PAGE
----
Kyon continues to deal with the headaches and revelations brought on by the SOS Brigade and its band of miscreants while trying to prevent the utter destruction and subsequent recreation of the universe.
Writer/Artist: Nagaru Tanigawa
Translation: Christine Schilling
Adaptation: Christine Schilling
What They Say
When Haruhi Suzumiya introduces herself to Kyon by asking if he's an alien, time traveler, or psychic, he knows his chances for a normal high school experience are ruined. Bold Haruhi takes a shine to him, and uses the force of her irrepressible personality to draft him into her club to find paranormal beings. Kyon soon discovers what she¹s looking for: Haruhi herself has the power to destroy and create entire universes at her whim.
But if she knew about her ability, it could spell disaster for everyone.
The continued trials of Kyon, utter normalcy surrounded by the incredible, fantastic, or merely peculiar, continue in a much more foreboding direction in this second volume. Haruhi’s melancholy is also given center stage, and we see why maybe it’s a bit worse than when any other teenage girl feels depressed. There are also some nice scenes between Kyon and the other SOS Brigade members, which are greatly appreciated; up to now they’ve been defined by their most obvious character traits and the group they represent, so getting bits of personality to glue in helps to connect with the characters.
Some might ask if a doomsday scenario in the second volume is a little too early, and wonder if the needed emotional attachment has been established to make anyone care what happens to these characters. I don’t think about questions like that, because I don’t take my manga too seriously. I’m a Real Man, and a Real Man doesn’t sit around diagramming character relationships and motivations while writing angry letters to publishing companies. A Real Man reads his manga, appreciates it for what it is, then goes outside and does a thousand one-handed push-ups before running a marathon. Which he places first in. For charity. That being said, there’s definitely a reason the anime broadcast these final few chapters as the last episode in the season. Fans may get more out of it than non-fans, but anyone should enjoy it.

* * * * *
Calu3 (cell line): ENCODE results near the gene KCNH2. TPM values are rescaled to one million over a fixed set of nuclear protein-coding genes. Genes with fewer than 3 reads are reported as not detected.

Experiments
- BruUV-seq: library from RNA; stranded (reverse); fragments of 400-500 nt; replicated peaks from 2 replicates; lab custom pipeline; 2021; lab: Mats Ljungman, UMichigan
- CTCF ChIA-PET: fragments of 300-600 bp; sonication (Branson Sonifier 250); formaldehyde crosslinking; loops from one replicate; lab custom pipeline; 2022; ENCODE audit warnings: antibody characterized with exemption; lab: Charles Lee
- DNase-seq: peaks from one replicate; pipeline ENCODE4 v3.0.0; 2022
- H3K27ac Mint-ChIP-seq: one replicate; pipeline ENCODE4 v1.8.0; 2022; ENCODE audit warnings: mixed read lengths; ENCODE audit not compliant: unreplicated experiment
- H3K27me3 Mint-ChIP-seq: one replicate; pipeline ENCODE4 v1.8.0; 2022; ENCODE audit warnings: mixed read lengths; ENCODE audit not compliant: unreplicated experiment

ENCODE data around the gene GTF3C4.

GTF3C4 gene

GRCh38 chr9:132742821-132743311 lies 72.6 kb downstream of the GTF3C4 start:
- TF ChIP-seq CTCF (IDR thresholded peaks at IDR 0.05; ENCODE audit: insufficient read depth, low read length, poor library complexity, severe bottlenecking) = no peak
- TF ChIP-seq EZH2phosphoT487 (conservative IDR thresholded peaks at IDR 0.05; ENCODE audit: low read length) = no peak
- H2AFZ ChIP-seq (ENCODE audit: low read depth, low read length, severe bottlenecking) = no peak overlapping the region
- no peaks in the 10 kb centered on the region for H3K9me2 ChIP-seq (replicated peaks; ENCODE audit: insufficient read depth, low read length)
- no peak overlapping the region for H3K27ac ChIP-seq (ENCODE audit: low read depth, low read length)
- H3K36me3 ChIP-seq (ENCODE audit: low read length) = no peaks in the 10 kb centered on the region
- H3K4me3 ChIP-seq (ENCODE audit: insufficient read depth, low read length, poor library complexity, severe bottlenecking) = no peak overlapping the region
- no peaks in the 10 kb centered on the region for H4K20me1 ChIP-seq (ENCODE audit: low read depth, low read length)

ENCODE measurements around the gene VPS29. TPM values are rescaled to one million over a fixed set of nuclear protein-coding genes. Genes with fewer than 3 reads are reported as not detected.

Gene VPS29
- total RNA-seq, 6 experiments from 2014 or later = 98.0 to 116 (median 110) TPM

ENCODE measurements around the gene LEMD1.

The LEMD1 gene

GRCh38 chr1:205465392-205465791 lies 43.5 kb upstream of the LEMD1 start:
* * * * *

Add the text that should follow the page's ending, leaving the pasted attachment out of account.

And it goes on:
The story really picks up in this volume of Haruhi, with events I won’t even attempt to hint at for fear of spoilage. For those of you wondering why so many people like this series, I can point to this volume and tell you that – for me personally – it’s arcs like these, combined with the interesting main characters, which have endeared the series to me. It breaks from traditional manga pacing, and that makes it feel exciting and unpredictable. It doesn’t try to be overwhelmingly philosophical or pretentious; it’s just a slice of old school, pulpy sci-fi goodness, transported to a rural Japanese high school in a shoddy bomb case filled with used pinball machine parts.
In another tidbit of good news, the text bubble problem has seemingly been corrected, and blocks of dialog are no longer found rubbing against the edges of the bubbles they inhabit. On the other foot, the art is still thoroughly underwhelming. It seems at times – at times - that the mutation of the characters’ faces has been reduced a small amount, rendering them merely ghoulish, but it’s very difficult to tell for sure. Except, strangely enough, for the final chapter. I thought I was going crazy at first, but the artwork in the final chapter is leagues better than the rest of the book. It’s still not incredible by any means, but there is a noticeable leap in quality. I can only hope it remains at this level. It’s not asking much, and it would really increase my enjoyment of this series a great deal.